Summary authored by Tarek H. Mouhieddine, MD

Cancer Drug Development: Views from Industry

Tarek H. Mouhieddine, MD

In the realm of cancer drug development, several critical factors come into play, including target validation, addressing unmet medical needs, evaluating therapeutic indices, and assessing druggability. These elements are essential for shaping effective therapies and advancing our understanding of cancer treatment.

Target Validation: 

One of the fundamental aspects of drug development is confirming the validity of potential drug targets. Two key insights from target validation studies are worth noting: 

• First, it’s often more challenging to shrink an established cancer in vivo than to inhibit tumor formation or growth. This emphasizes the importance of focusing on therapies that not only prevent cancer development but also have a pronounced impact on existing tumors. 

• Second, while metabolic targets identified through large screens may seem promising, their effectiveness in vivo can vary significantly. Therefore, thorough validation is crucial to ensure that these targets are viable for drug development.

PDX Trials: 

Patient-Derived Xenograft (PDX) trials have emerged as valuable tools for predicting the effectiveness of targeted therapies. Treating PDX models akin to Phase 1 trials can expedite drug development, offering insights into how therapies will perform in clinical settings. This approach often outperforms studying heterogeneity in a limited number of models, as PDX trials provide a broader spectrum of insights.


Identifying druggable targets is a pivotal step in cancer drug development. Several strategies have been employed in this pursuit. 

• First, the development of mutant-selective inhibitors has been promising. These inhibitors specifically target cancer-associated mutations, increasing their precision and minimizing off-target effects. 

• Second, focusing on dispensable lineages, such as B cells and certain solid tumors like breast and prostate cancer, has shown potential, although this approach may not be applicable to all cancer types, such as pancreatic cancer. 

• Third, preclinical models, including mouse knockouts and platforms like DepMap, aid in assessing druggability by offering insights into target function.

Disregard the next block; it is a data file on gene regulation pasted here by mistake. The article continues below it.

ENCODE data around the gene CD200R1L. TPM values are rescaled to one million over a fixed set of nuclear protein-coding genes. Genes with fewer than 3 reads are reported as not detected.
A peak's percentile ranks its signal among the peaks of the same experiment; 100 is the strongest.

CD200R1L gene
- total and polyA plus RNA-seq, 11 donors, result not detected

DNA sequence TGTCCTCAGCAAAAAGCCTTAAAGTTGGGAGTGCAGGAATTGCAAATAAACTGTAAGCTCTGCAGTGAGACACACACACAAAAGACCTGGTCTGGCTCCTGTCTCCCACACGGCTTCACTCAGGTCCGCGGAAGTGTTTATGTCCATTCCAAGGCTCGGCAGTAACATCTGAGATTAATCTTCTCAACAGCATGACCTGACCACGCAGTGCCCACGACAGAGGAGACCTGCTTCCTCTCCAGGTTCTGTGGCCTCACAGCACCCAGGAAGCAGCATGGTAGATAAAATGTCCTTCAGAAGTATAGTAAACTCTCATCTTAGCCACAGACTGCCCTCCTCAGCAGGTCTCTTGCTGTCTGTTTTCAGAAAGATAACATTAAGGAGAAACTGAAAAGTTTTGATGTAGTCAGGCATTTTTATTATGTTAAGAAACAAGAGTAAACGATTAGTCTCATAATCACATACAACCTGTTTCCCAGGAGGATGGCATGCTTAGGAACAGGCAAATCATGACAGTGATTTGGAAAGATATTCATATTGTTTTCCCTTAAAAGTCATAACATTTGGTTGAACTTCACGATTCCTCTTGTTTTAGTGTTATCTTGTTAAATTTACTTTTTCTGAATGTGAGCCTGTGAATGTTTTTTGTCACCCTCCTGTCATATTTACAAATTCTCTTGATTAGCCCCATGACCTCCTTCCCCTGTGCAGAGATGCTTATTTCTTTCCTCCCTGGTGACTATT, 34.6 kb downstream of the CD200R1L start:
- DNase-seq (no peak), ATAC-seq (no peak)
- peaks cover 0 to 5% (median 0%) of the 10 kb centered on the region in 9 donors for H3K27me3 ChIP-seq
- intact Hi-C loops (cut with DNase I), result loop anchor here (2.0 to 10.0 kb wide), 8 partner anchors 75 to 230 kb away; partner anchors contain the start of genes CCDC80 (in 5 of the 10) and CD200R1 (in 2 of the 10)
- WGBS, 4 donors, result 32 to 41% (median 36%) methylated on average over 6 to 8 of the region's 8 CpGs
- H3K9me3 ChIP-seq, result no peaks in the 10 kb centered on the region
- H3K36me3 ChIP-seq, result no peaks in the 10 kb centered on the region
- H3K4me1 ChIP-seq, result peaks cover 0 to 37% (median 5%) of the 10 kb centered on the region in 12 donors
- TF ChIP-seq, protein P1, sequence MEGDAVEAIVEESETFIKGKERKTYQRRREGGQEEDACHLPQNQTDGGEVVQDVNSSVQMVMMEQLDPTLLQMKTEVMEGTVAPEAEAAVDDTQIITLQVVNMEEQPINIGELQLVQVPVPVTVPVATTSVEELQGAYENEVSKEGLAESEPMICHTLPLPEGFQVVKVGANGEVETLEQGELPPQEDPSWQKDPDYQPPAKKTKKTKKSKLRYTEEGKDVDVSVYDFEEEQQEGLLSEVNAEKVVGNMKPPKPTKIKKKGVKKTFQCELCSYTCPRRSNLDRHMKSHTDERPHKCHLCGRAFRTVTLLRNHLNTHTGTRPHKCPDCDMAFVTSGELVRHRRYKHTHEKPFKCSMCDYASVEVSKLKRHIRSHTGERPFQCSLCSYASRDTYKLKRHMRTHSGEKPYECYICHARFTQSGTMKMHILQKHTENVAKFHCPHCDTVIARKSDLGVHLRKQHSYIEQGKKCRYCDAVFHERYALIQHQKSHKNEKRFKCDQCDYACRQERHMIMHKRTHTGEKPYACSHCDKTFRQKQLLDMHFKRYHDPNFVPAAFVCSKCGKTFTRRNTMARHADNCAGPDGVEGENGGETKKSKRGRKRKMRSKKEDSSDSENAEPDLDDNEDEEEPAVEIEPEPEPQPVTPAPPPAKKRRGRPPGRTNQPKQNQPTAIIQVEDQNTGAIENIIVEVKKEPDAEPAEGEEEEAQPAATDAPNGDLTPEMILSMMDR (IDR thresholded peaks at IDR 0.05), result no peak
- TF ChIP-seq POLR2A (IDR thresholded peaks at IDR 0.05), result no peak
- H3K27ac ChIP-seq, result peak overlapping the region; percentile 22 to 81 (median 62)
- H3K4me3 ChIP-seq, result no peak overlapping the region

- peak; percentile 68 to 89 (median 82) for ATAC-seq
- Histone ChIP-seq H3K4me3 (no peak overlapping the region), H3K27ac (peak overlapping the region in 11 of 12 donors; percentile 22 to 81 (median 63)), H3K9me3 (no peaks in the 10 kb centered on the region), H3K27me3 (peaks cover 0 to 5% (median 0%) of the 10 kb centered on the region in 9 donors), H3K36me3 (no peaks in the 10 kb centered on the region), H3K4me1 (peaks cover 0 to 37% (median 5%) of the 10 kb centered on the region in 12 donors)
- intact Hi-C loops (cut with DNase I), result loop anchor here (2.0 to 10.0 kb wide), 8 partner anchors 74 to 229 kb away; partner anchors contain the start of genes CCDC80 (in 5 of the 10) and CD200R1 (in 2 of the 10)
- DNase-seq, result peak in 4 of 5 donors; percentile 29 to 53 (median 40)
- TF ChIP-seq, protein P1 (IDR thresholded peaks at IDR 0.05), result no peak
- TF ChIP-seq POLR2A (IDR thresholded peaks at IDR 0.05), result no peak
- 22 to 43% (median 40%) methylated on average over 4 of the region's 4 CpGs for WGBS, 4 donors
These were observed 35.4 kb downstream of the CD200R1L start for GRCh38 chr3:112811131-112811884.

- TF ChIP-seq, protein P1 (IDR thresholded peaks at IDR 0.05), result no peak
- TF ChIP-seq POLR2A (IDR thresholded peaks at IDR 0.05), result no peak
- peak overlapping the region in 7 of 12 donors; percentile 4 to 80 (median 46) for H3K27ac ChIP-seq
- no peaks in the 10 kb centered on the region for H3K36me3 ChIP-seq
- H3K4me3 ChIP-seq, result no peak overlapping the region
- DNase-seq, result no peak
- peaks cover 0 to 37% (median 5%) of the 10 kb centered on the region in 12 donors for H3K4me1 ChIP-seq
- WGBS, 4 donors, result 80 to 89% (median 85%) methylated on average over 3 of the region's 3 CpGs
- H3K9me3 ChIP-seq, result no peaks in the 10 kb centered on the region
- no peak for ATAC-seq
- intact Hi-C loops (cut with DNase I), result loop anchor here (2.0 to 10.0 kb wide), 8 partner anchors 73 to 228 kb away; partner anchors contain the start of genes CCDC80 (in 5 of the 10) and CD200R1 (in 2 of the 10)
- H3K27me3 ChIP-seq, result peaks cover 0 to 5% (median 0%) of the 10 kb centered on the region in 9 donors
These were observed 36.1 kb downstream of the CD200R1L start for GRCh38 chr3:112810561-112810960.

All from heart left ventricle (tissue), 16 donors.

Challenges in Drugging the Undruggable: 

Around 60% of proteins in various pathways lack catalytic activity, posing significant challenges in targeting them directly. Approaches to address this issue include:

1. Disrupting Protein Interactions: This involves the development of direct competitive inhibitors (e.g., Venetoclax targeting BCL2) or allosteric inhibitors, as seen in HIF2a and KRAS G12C inhibitors like sotorasib and adagrasib.

2. Degraders and PROTACs: Heterobifunctional degraders are a promising avenue, although they require clinical validation. Initially, most efforts in this field focused on already druggable proteins like ER, AR, RAF, and EGFR. However, recent advancements in technology are enabling the targeting of previously undruggable proteins.

3. Phenotypic/Cell-Based Screens: High-throughput screens on cell lines that reflect the function of a specific target have gained traction. This approach enables the identification of novel drug candidates based on their impact on cancer cells’ behavior.

In conclusion, cancer drug development demands a comprehensive approach that encompasses target validation, leveraging predictive models like PDX trials, assessing druggability through various strategies, and innovating to tackle the challenge of drugging the undruggable. These lessons from target validation studies and the evolving approaches to druggability provide valuable insights into the complex journey of developing effective cancer therapies.